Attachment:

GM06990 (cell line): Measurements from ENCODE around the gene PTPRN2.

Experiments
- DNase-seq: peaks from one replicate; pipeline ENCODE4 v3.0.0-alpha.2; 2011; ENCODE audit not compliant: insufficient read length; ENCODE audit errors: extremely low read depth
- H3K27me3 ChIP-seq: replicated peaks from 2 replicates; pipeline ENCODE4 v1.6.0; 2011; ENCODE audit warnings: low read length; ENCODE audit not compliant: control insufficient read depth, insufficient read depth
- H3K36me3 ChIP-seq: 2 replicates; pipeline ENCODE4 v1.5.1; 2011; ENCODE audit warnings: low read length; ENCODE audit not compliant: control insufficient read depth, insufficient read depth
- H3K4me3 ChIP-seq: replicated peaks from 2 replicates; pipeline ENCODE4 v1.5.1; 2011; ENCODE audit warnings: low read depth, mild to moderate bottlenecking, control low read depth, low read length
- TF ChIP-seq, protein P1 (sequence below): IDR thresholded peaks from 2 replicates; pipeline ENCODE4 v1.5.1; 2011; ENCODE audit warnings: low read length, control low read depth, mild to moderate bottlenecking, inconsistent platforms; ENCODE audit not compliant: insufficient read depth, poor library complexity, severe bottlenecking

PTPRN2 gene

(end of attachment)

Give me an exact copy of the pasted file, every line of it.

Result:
GM06990 (cell line): Measurements from ENCODE around the gene PTPRN2.

Experiments
- DNase-seq: peaks from one replicate; pipeline ENCODE4 v3.0.0-alpha.2; 2011; ENCODE audit not compliant: insufficient read length; ENCODE audit errors: extremely low read depth
- H3K27me3 ChIP-seq: replicated peaks from 2 replicates; pipeline ENCODE4 v1.6.0; 2011; ENCODE audit warnings: low read length; ENCODE audit not compliant: control insufficient read depth, insufficient read depth
- H3K36me3 ChIP-seq: 2 replicates; pipeline ENCODE4 v1.5.1; 2011; ENCODE audit warnings: low read length; ENCODE audit not compliant: control insufficient read depth, insufficient read depth
- H3K4me3 ChIP-seq: replicated peaks from 2 replicates; pipeline ENCODE4 v1.5.1; 2011; ENCODE audit warnings: low read depth, mild to moderate bottlenecking, control low read depth, low read length
- TF ChIP-seq, protein P1 (sequence below): IDR thresholded peaks from 2 replicates; pipeline ENCODE4 v1.5.1; 2011; ENCODE audit warnings: low read length, control low read depth, mild to moderate bottlenecking, inconsistent platforms; ENCODE audit not compliant: insufficient read depth, poor library complexity, severe bottlenecking

PTPRN2 gene